In contrast to the known ploughshare-shaped mixing tool members, which have a body as thin as possible with an acute angle included between the cheeks, the body of a mixing tool members in the mixing machine according to the invention are as wide as possible so that the material being mixed puts up a relatively large resistance to the body of the mixing tool members passing through it and the material being mixed is consequently stressed to a greater extent for each passage of the mixing tool members passing through it. This improves the efficiency of this mixing tool, although the power requirement is somewhat higher per unit time. It has, however, been found that the improvement in the efficiency greatly outweighs the higher energy requirement, particularly since the reduction achieved in the mixing times in the final analysis reduces the risk of adverse effects on the material being mixed. In particular, the mixing tool members in the mixing machine according to the invention also exert an optimum lateral conveying component on the material being mixed, so that the axial movement of the material being mixed is significantly improved over known mixing machines with ploughshare-shaped bodies. This is of importance for the mixing process, and for the passage of the material being mixed through the mixing container.
The mixing times needed for achieving a given mixing result can be reduced significantly with the mixing machine according to the invention. Since the friction on the material being mixed is increased with the mixing tool members of the invention, a mixing machine of this type is also suitable for heating up products by friction.
An embodiment of the mixing machine according to the invention and details of a ploughshare-shaped mixing tool thereof are illustrated in the drawings.
FIG. 1 shows a cross-section through the mixing container of the mixing machine.
FIG. 2 shows a side view of a mixing tool on a larger scale than that in FIG. 1.
FIG. 3 shows a front view of the mixing tool of FIG. 2.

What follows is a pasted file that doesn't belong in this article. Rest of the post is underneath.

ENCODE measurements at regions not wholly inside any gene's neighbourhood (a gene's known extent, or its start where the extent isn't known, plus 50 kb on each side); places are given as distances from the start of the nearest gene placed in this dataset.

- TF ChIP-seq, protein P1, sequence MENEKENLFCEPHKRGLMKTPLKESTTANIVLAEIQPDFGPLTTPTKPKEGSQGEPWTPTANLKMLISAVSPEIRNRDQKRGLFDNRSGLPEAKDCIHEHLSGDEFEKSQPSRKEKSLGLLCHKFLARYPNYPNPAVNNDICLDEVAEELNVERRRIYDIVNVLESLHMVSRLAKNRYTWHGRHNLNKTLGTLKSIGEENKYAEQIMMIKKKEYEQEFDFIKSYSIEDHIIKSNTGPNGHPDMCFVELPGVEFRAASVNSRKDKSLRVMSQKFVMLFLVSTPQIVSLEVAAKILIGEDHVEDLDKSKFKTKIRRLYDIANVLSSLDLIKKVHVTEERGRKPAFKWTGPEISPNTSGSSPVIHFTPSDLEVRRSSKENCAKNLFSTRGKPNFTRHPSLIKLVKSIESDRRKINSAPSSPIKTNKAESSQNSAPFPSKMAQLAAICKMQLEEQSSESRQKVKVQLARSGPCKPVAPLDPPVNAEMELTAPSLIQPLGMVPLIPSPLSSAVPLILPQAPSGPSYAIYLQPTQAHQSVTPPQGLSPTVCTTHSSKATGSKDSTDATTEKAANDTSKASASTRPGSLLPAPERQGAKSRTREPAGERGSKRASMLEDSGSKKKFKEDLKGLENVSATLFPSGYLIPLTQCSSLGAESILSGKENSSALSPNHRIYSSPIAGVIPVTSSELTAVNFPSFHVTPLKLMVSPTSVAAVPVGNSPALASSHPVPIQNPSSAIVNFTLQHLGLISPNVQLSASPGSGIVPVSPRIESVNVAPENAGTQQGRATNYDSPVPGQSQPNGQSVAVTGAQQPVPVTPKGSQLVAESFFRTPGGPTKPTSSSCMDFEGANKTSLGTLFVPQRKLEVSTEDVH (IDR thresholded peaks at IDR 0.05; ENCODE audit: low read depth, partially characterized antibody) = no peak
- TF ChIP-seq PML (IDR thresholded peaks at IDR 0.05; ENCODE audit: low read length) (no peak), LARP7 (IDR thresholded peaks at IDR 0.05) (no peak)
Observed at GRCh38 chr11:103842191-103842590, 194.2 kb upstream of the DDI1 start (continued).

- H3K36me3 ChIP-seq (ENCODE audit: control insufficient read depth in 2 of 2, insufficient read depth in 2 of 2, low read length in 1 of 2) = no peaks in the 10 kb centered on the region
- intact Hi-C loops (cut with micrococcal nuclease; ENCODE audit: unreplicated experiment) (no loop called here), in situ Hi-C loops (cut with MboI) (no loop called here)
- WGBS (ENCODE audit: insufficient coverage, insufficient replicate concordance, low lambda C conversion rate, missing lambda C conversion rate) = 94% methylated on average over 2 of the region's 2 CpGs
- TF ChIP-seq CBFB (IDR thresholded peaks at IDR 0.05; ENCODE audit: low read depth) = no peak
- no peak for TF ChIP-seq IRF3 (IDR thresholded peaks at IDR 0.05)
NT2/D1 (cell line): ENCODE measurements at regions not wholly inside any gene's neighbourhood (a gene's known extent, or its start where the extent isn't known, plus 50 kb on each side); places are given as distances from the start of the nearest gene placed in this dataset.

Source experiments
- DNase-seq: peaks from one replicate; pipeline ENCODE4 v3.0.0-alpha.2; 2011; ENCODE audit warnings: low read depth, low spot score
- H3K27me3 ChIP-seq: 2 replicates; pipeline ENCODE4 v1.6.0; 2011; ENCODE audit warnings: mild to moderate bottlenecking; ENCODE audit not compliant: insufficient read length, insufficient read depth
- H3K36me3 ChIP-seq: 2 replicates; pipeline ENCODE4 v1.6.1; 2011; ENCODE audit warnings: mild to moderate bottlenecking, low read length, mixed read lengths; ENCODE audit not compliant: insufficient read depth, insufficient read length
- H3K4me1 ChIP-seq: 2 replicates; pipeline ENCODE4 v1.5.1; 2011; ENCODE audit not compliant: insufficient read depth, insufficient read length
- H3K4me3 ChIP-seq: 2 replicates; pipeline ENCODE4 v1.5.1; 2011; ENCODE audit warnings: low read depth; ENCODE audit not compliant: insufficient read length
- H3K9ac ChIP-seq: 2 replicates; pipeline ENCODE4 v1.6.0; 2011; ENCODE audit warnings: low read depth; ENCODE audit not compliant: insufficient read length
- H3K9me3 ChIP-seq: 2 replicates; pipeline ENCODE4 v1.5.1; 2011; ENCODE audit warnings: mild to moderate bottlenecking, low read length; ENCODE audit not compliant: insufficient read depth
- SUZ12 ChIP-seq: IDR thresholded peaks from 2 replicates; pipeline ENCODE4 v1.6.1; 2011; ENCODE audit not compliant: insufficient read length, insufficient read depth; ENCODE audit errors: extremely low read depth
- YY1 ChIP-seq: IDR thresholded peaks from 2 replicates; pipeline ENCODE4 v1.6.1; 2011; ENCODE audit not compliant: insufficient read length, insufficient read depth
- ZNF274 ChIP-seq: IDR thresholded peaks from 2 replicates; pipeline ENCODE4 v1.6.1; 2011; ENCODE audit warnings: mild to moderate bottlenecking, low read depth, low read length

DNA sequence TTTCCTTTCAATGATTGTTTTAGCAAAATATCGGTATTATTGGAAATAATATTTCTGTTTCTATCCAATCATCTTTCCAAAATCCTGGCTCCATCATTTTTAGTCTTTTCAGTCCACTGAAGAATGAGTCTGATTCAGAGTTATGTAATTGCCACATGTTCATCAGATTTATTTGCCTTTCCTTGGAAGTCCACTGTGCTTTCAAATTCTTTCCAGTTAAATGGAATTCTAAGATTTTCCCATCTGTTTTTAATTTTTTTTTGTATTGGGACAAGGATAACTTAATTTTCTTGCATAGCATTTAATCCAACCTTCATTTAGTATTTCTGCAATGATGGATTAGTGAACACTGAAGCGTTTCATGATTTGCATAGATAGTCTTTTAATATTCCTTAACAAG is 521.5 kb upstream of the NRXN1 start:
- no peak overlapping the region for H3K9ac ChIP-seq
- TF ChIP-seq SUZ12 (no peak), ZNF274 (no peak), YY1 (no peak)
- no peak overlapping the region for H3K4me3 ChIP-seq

FIG. 4 shows a plan view of the mixing tool of FIG. 2.
The mixing machine has a cylindrical container 11 with a mixing tool 12 rotatably mounted therein which comprises a rotatably mounted shaft 13 connected to a drive mechanism (not shown) and sleeves 14 arranged thereon in each of which is placed and fixed an arm 1 of a respective mixing tool member 15. The arms 1 are of rectangular cross-section and has apertures 2 and 3 therethrough to enable them to be fixed in the sleeves 14.
Each mixing tool member 15 supports at the lower end of its arm 1, a body 4 formed in the shape of a ploughshare. In the embodiment illustrated, this body 4 has concavely curved cheeks 5 and 6 on the front face as working surfaces which lie at an obtuse included angle to each other and to the longitudinal axis of the mixing tool member, as shown particularly clearly in FIG. 3. The longitudinal axis of the mixing tool member 15 coincides with the longitudinal axis of arm 1 and lies in the same plane with an edge 8 which runs from the arm 1 to the front tip 7 of the body 4 and which also forms the internal limit of the cheeks 5 and 6. The cheeks 5 and 6 are themselves curved and arranged at such an angle to each other and to the longitudinal axis of the tool that their surface conforms approximately with the breaking lines of the material to be mixed by this tool.
The lower edges 9 and 10 of the cheeks 5 and 6 are adapted to the contour of the internal wall of the mixing container 11 so that these edges revolve at a distance from this internal wall which is as small as possible and thus prevent the formation of deposits on the wall as far as possible, or at least break them up again immediately they are formed.
The rear portion 16 of the ploughshare-shaped body 4 can be solid or hollow, and, if hollow, is open, so that particles of material being mixed cannot settle in the body 4.
It can be seen that the cheeks 5 and 6 meet the material being mixed over a large area as the mixing tool member 15 passes through the material, and the cheeks consequently mix the material very intensively. In so doing, the mixing tool member 15 runs through the material being mixed in such a way that its tip 7 is firstly immersed into the material being mixed i.e. the working direction of the mixing tool member 15 lies in the same plane with the longitudinal axis thereof and thus with the edge 8. For this purpose each of, the mixing tool members 15 are fixed on the shaft 13 which is rotatably mounted axially in the mixing container 1.
When an obtuse-angled positioning of the cheeks 5 and 6 to the longitudinal axis of the body 4 of each mixing tool 15 is referred to herein, it should be noted that the cheeks 5 and 6 do not always present flat working surfaces but can be curved outwards and/or inwards. However, the cheeks 5 and 6 are positioned relative to the longitudinal axis of the body 4 in such a way that all portions of each surface lie at an obtuse included angle to the plane through the longitudinal axis of the mixing tool member 15 and edge 8 of body 4, even where each cheek has a concave or convex.
The mixing machine is a so-called push mixer or impeller mixer in which the material being mixed is pushed through itself and pushed or thrown to the outlet by the mixing tools 15 revolving in the container 11 and, in the process, worked in accordance with the known centrifuge and whirling method.